ISLAMABAD: As many as 19 percent children of the country are still out of school, revealed the Annual Status of Education Report (ASER) 2016 launched on Wednesday.
The report was compiled by Idara-e-Taleem-o-Aagahi (ITA) with joint cooperation of the National Commission for Human Status (NHCD) and some other key autonomous organisations. The report said that the 19 percent out-of-school children were aged between six and 16 years, while the remaining 81 percent enrolled are not learning much either.
While conducting the survey for the report, 10,000 volunteers hired by these organisations visited 144 districts, while 4,205 villages based the ASER findings. The information was gathered from 83,324 households and 25,569 children aged between three and 16 years.
It also assessed 216,365 children of 5 to 16 years of age cohort in different languages of the country.
The report says that the proportion of out-of-school children is still the same as compared to 2015.
“This is unfortunate as the SDG 4 goal and targets have been fully endorsed by the government of Pakistan and its provinces/areas are committed to aligning their sector plans to the promise made both for SDG 4 (12 years of schooling) and Article 25 A (the right to education of 5-16 year olds).”
The ASER report shows that a considerable number of children were going to non-state schools, as 26 percent children of age 6-16 years are enrolled in private sectors of the education in the said year, while in 2015 the percentage was 24 percent. Only Punjab and ICT registered a positive shift in enrolment into public sector schools, while in KP and Sindh the share remains the same as 2015.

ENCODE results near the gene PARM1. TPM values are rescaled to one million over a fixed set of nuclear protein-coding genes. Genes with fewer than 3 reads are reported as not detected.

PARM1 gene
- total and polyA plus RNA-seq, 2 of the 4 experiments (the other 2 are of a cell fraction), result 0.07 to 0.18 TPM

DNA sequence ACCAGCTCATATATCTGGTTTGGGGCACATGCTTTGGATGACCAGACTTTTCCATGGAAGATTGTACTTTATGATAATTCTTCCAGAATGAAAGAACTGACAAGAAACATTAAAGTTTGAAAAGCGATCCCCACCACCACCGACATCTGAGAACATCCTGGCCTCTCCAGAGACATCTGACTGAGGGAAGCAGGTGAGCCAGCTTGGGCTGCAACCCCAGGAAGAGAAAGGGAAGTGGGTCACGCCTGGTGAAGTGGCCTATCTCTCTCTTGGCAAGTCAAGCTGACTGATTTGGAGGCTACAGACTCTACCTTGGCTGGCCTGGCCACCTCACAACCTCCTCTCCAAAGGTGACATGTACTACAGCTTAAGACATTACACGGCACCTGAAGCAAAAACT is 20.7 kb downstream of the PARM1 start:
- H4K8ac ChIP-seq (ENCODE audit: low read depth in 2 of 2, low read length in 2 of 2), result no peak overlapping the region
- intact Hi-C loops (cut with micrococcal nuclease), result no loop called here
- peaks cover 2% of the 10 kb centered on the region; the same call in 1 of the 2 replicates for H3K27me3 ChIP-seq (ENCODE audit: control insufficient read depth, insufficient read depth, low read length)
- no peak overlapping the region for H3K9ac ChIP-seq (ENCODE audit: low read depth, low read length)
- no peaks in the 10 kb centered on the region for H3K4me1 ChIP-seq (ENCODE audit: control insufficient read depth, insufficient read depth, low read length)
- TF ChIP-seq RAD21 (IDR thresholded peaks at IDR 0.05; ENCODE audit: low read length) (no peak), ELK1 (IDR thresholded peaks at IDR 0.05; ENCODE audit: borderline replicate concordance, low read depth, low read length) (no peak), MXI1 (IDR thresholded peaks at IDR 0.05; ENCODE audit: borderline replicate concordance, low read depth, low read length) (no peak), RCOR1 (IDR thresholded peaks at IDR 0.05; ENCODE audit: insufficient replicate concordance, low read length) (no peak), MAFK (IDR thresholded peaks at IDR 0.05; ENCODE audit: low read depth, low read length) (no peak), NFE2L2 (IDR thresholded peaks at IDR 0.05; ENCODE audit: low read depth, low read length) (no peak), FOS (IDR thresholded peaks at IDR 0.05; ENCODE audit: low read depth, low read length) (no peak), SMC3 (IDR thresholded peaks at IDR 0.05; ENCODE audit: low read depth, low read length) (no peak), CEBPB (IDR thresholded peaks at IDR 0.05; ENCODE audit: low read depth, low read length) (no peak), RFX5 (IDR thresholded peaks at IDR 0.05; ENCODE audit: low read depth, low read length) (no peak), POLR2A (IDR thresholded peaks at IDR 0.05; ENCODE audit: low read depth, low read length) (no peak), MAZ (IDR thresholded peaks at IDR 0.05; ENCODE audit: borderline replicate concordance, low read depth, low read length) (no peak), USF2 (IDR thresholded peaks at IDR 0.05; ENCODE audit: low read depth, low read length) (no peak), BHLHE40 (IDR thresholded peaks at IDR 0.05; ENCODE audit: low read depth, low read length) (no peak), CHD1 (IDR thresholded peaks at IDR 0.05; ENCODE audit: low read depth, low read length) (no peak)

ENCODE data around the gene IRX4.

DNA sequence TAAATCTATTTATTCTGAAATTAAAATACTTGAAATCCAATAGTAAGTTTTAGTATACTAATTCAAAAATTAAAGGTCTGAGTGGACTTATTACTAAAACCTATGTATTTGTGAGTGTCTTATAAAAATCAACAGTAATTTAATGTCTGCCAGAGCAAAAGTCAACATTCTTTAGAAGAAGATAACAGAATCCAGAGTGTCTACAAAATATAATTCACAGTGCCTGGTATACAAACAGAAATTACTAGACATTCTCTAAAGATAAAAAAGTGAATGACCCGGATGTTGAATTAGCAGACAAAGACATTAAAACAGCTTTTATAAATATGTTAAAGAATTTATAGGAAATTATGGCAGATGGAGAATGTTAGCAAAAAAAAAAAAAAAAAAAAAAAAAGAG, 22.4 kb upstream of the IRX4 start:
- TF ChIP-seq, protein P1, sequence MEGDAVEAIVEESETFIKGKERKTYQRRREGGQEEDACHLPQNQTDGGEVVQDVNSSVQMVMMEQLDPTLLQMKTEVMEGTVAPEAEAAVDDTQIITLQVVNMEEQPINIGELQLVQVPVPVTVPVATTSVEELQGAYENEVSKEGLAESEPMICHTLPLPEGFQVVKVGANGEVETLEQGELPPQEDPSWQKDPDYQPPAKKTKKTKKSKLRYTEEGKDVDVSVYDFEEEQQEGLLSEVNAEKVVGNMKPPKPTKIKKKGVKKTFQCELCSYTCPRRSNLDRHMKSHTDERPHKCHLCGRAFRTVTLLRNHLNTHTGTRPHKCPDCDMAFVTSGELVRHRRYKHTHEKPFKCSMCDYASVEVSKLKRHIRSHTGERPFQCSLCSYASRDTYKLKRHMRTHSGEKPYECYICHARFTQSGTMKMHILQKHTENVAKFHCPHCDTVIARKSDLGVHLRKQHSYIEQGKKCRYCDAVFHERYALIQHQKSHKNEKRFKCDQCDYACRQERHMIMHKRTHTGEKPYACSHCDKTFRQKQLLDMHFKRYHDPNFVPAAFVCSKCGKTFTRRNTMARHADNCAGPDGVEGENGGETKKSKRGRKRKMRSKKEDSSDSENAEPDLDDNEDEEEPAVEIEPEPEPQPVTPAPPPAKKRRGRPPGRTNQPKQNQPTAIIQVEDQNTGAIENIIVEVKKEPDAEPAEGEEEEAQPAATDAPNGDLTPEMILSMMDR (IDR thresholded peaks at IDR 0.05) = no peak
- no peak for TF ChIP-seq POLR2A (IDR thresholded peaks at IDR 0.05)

From 2014, when ECE enrolment was recorded at 39 percent, it declined to 37 percent in 2015 instead of increasing and in 2016 it stood at 36 percent in the rural areas of Pakistan, the report states. Overall, government schools have witnessed a reduction of 7.5 percent – that is 63 percent of enrolment for ECE – whereas the private sector holds 37 percent of the total enrolment.
The ASER report highlights that the boys are outperforming girls in literacy and numeracy skills. As many as 43 percent of boys were able to at least read sentences in Urdu and Pasto as compare to 36 percent girls.
It also states that the overall teacher attendance in surveyed government schools stood at 87 percent, whereas it was 92 percent in surveyed private schools.
The trend of multi-grade teaching across schools also remained mix. According to the report, 44 percent of surveyed government schools and 29 percent of surveyed private schools had Class 2 students sitting with other classes.
Pakistani students: Meanwhile, two Pakistani students have received First Class Award from University of London by securing top positions in International Programmes Examinations worldwide. Both the students belong to School of International Law (SIL) Islamabad.
According to details, SIL has announced that two of its final year LLB (honours) students topped their University of London International Programmes Examinations worldwide amongst 15 high achievers. Studying for the prestigious distance-learning programme, Mr Shayan Ahmed and Ms Sakeena Moeen have both received the First Class Award from the University of London. The award is given to selected students based on their high marks and overall performance in the LLB (honours) programme.
“We are extremely proud of our students,” said Principal Nida Tareen. “This is the second time that SIL students have achieved not one but two such awards at the same time. Previously, in 2015, two of our students achieved the same results. This year history has repeated itself, fortunately. Our hardworking students and devoted faculty members’ efforts have paid off thankfully. This is a proud moment for the nation. Pakistani students have proven once again to the world that they can excel in any field that they set their sights on!”
Published in Daily Times, August 3nd 2017.